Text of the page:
Increased HIPPA enforcement
Data breach notifications
Electronic Health Record Access
Policing Business Associates
Meaningful use program - empowering patients and familiers
Build on Meaningful use program to find and reduce health disparities
example: access to health info in other languages
use health IT to further empower patients
HITECH signed into law in 2009, goal was to be fully adopted by 2014.
Goal was meaningful used by all physicians of EHR.
Enacted as part of the American Recovery and Reinvestment Act of 2009

Extensive Documentation leading to decreased Patient Satisfaction
Physicians are required to enter more information before, during, and after a visit. Because Physicians spend so much time on the computer documenting information during visits, there is less patient interaction.
According to a study by Northwestern Researchers, Doctors who use computers during visits spend almost 1/3 of the time gazing at the screen (Hochman and Rosenfeld, 2016).

Another study from the Annals of Internal Medicine found that ambulatory Physicians spend an average of 1-2 hours doing “additional computer & other clerical work”, and that they spend almost twice as long in front of a computer screen as they do with patients (Hochman and Rosenfeld, 2016).
Lastly, according to a 2016 study published by Physician’s Practice, 46% of clinician’s report seeing fewer patients following EHR implementation (Hochman and Rosenfeld, 2016).
Continued
Continued
Hochman, Michael and Rosenfeld, Jordan. (2016, November 3). The Unintended Consequences of Medical’s Digital Age. Retrieved April 03, 2018, from https://www.beckershospitalreview.com/healthcare-information-technology/electronic-health-records-the-good-the-bad-and-the-ugly.html

Palma, George. (2014, October 14). Electronic Health Records: The Good, the Bad, and the Ugly. Retrieved April 03, 2018, from https://www.medpagetoday.com/Blogs/disruptions-or-distractions/61207

Winn, Z. (2018, January 31). Is The HITECH Act Working? A Summary of its Effect on Healthcare. Retrieved April 15, 2018, from
https://www.campussafetymagazine.com/hospital/hitech-act-summary-healthcare-compliance/


USF Health. Retrieved April 15, 2018, from https://www.usfhealthonline.com/resources/key-concepts/hitech-act-summary/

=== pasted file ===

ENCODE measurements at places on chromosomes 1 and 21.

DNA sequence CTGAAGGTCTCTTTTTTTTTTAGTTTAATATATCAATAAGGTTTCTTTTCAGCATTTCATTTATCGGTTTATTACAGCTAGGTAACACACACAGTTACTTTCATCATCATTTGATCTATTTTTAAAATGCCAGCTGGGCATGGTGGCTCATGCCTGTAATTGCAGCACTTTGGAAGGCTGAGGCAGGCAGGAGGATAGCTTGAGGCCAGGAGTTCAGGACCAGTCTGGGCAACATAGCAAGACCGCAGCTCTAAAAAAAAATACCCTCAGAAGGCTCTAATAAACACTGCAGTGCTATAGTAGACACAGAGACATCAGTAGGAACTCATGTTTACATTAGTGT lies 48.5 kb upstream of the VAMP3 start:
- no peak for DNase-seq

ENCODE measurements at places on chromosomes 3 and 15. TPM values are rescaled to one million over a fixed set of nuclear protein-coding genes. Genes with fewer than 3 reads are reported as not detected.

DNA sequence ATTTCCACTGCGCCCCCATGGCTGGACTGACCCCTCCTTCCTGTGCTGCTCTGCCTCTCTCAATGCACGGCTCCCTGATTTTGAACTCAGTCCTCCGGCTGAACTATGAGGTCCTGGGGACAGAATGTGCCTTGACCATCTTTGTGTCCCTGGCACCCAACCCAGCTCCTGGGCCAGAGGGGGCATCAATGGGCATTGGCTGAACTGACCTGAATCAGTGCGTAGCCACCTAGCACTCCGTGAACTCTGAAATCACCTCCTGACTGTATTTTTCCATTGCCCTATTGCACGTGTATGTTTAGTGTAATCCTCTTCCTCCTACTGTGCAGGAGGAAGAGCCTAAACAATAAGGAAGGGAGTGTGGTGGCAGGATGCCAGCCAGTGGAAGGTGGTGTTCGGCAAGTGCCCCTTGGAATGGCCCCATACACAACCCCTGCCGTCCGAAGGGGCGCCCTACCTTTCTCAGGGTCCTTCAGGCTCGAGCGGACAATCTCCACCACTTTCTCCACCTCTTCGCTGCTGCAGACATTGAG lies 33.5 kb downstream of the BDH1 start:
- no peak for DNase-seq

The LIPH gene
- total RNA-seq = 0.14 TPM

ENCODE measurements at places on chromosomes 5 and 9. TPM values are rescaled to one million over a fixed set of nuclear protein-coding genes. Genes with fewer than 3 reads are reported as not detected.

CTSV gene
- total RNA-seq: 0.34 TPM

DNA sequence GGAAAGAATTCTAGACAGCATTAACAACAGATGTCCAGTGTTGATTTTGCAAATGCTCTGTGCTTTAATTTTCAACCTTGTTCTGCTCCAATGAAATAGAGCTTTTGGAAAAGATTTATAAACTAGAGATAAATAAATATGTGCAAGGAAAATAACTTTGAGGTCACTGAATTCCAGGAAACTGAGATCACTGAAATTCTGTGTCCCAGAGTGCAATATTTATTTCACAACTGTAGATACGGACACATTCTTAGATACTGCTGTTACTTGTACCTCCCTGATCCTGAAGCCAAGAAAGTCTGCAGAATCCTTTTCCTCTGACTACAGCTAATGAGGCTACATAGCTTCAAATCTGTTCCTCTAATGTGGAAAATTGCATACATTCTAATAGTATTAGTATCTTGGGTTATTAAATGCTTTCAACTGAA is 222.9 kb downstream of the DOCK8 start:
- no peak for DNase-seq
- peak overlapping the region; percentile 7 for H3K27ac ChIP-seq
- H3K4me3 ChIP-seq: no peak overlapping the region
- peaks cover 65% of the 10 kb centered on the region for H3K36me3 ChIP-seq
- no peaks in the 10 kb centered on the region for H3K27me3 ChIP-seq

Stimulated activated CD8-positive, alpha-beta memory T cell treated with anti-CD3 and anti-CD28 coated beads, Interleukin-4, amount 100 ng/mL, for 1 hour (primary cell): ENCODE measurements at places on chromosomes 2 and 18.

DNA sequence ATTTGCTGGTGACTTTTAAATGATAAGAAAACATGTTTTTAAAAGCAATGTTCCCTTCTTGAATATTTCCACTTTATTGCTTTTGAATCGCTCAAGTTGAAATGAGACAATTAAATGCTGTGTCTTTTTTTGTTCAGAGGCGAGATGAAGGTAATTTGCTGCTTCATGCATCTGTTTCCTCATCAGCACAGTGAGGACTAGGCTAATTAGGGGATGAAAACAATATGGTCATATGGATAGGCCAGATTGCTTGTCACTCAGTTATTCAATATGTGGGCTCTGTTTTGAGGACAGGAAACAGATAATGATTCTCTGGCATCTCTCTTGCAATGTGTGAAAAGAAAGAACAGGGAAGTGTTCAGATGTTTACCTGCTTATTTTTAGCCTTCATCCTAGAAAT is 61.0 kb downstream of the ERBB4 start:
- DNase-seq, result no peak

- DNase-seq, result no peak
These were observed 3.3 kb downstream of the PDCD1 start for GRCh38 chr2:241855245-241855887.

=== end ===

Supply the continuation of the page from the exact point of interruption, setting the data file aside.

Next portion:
In the earlier years “the percent of outpatient departments using Electronic Health Records for recording patient problems and conditions increased by about 31 percent” (Bleiberg, 2016). This information suggests that the HITECH Act was relatively successful in changing methods for record keeping in many outpatient departments.
One of the main positive outcomes of implementing electronic health records is how the system “has promoted efficiency and organization while reducing the error rate greatly in outpatient settings. “Between 2010 and 2011, the error rate went from 18.2 percent to 8.2 percent because of EHRs” (Menachemi, 2011). Electronic systems continue to reduce error rates today. One of the most notable disadvantages with electronic health record systems is related patient confidentiality and data breaches.
Implications Continued
Menachemi, N., & C. (2011). Benefits and drawbacks of electronic health record systems. Risk Management and
Healthcare Policy, 47. doi:10.2147/rmhp.s12985
Journal of the American Medical Informatics Association, Volume 23, Issue 2, 1 March 2016, Pages 375–379,
https://doi.org/10.1093/jamia/ocv103

How the HITECH Act changes HIPAA compliance. (2010, August). Retrieved April 13, 2018, from
https://searchhealthit.techtarget.com/tip/How-the-HITECH-Act-changes-HIPAA-compliance

Staff, C. (2017, August 21). How the HITECH Act May Affect Your Healthcare Facility. Retrieved April 15, 2018, from
https://www.campussafetymagazine.com/hospital/how-the-hitech-act-may-affect-your-healthcare-facility/